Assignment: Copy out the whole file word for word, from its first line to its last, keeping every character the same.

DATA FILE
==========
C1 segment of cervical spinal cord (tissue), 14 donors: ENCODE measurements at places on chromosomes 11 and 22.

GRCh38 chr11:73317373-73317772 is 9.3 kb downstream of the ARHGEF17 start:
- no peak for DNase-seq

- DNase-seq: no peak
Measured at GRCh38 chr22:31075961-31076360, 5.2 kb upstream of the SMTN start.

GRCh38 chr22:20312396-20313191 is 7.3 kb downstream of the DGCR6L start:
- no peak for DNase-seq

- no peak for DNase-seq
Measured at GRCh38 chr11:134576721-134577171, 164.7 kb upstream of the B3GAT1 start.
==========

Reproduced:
C1 segment of cervical spinal cord (tissue), 14 donors: ENCODE measurements at places on chromosomes 11 and 22.

GRCh38 chr11:73317373-73317772 is 9.3 kb downstream of the ARHGEF17 start:
- no peak for DNase-seq

- DNase-seq: no peak
Measured at GRCh38 chr22:31075961-31076360, 5.2 kb upstream of the SMTN start.

GRCh38 chr22:20312396-20313191 is 7.3 kb downstream of the DGCR6L start:
- no peak for DNase-seq

- no peak for DNase-seq
Measured at GRCh38 chr11:134576721-134577171, 164.7 kb upstream of the B3GAT1 start.